When someone says “enterprise application”, most people’s eyes glaze over. If pushed to imagine what an enterprise app looks like – an app that is made to be used by employees instead of customers – many will picture a phenomenally bland user interface (UI) with a user experience (UX) that has an agonizing learning curve. Simply put, from a user standpoint, these apps are design disasters. It is no surprise that so many enterprise clients are looking to either newly design or redesign their applications. The problem with UX/UI design in Enterprise software applications is widespread, and it needs to be addressed.
Why is this the case? UI/UX design in enterprise apps is simply not sought after by the average manager at a large corporation. They want as much functionality as possible, and when they are paying to get these apps developed, they budget intuitive design as something that’s an afterthought. What enterprise software is required to do is last a long time. Contracts are often signed for 10+ years, and if you are going to use software for 10 years, you want it to be robust above all else.
This isn’t to mention that good design in general is a complicated procedure. To implement the ideas of “simple” and “intuitive” in a normal app is hard. To implement these factors into an enterprise system that encompasses many facets of a company’s operations is a fantastic task.
A New Era in Enterprise App Design
The expectation of great UI/UX is obvious when you look at any app store’s top charts. Nothing in the top 100 is badly designed, and if an app happens to be badly designed, people simply don’t use it. This ideology and scrutiny is especially strong amongst millennials, which is the generation that is freshly entering the workforce in droves. They will bring with them this deep-seeded need for ease of use and great experiences. The best candidates for jobs at these enterprises will not want to be working with an application that jars them away from the designs they understand and use every day.
As wishy-washy as this might sound to a decision maker at a larger corporation which has been doing business with under-designed enterprise apps, there is a plus side. Ease of use and good UX means that apps are intuitive and easy to learn. This is followed by lower training costs, less mistakes, and most importantly: better productivity from workers. All of this means more money in everyone’s pockets and work being done more efficiently. The enterprise applications Sidebench has made for a few clients have increased efficiency in the operations of multiple companies by factors of 10. One client in particular also saw a drastic increase in worker satisfaction; especially for the employees in their warehouses.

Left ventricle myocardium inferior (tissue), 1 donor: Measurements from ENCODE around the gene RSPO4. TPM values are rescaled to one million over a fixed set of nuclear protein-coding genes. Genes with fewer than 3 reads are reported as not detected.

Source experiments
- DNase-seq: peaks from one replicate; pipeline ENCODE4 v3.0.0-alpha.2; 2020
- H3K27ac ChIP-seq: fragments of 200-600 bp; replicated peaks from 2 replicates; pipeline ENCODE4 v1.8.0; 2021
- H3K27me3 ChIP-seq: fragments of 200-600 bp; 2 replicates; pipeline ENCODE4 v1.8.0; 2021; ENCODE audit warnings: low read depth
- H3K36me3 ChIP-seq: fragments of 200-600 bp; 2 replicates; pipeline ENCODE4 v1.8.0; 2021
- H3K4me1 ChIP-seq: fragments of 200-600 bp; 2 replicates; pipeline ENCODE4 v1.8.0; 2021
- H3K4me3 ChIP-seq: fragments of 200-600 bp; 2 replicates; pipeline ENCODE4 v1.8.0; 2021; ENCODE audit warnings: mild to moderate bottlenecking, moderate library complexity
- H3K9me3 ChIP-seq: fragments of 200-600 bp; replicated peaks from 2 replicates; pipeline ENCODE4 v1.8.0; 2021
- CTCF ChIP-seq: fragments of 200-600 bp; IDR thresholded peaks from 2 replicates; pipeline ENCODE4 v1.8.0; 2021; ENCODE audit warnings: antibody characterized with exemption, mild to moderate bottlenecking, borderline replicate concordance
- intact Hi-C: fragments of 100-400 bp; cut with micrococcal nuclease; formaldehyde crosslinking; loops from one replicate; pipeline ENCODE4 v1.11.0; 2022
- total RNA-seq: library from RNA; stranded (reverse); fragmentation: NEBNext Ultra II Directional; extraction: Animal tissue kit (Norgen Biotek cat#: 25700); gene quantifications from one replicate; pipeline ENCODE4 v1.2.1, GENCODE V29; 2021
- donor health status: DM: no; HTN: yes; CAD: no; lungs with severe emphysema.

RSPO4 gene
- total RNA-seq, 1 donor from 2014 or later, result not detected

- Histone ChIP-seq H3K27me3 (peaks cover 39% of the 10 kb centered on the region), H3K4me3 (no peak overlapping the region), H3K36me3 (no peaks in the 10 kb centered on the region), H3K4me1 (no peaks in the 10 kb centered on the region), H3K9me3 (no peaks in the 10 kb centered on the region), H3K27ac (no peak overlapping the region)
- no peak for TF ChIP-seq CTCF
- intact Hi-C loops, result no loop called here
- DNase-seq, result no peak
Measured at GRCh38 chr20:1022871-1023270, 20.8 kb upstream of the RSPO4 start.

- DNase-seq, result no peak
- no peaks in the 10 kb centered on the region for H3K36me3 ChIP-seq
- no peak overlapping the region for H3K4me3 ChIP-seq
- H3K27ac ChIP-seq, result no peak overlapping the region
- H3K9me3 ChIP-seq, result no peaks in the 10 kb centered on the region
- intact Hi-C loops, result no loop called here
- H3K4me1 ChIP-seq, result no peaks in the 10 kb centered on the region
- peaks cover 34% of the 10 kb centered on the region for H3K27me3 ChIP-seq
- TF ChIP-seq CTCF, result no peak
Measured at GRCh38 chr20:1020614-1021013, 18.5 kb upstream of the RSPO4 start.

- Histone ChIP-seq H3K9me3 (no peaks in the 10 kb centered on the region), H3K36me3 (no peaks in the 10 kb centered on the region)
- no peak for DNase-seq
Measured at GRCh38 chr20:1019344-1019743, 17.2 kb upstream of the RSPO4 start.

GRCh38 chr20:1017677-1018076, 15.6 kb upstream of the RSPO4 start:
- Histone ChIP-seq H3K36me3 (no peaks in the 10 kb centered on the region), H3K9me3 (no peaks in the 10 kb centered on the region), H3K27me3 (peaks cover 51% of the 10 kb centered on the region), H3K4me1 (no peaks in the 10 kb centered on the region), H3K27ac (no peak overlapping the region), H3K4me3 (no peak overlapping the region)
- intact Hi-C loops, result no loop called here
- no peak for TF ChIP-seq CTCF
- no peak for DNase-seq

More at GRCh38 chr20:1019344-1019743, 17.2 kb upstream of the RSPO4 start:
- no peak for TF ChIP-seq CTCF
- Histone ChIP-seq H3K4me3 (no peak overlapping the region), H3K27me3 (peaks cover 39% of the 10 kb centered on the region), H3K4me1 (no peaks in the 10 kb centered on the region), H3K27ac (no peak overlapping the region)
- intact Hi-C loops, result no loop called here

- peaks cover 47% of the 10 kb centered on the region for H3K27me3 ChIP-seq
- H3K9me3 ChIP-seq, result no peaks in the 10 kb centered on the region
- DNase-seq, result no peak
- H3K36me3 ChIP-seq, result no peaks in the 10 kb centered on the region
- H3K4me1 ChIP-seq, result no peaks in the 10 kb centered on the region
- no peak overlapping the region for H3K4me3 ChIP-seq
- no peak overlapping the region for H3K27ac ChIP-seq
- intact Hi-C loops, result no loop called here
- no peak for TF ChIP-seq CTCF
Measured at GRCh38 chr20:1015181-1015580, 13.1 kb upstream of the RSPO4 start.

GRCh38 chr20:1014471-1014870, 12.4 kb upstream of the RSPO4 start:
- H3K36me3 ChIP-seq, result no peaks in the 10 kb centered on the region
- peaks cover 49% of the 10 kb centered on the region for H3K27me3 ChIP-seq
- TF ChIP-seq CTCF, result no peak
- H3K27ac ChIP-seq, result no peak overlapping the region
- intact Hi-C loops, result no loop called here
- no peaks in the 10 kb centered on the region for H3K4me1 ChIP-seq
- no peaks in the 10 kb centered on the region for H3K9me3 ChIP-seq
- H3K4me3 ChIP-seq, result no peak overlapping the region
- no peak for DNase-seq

Many large enterprises have intrapreneurs lead the way to start the change in the design and feel of their company’s applications. C-Level executives are often either in need of convincing about the need for a redesign, or don’t even know how bad their software looks. Luckily, as younger millennials with entrepreneurial spirit enter the workforce they will be able to push for change, in turn increasing the productivity of the entire base of employees.
As enterprise corporations begin to catch on to the trend, and as more millennials enter the workplace with certain quality expectations, the need for better designed corporate applications will be key to recruiting the best talent, increasing employee happiness, and making even the largest companies more efficient. The problem with UX/UI design in enterprise applications should be gone soon enough.
Case and Point: Enterprise Software that Does Design Well
In the Sidebench offices, we use a range of enterprise software everyday. From Slack to Dropbox to Asana and Google Drive. Have a quick look at the fluid, user-friendly design these applications have. Each flow very well and are incredibly easy to learn and use. This means employees are more inclined to want to use them and productivity is much higher from the get-go. Investing in well designed software for your company is an essential part of bringing in talented new team members, spending less on training costs, and creating an environment that feels less like a bland, corporate office building and more like a productive, social coffee-shop work setting.
The Design Interfaces of Iconosquare and Asana.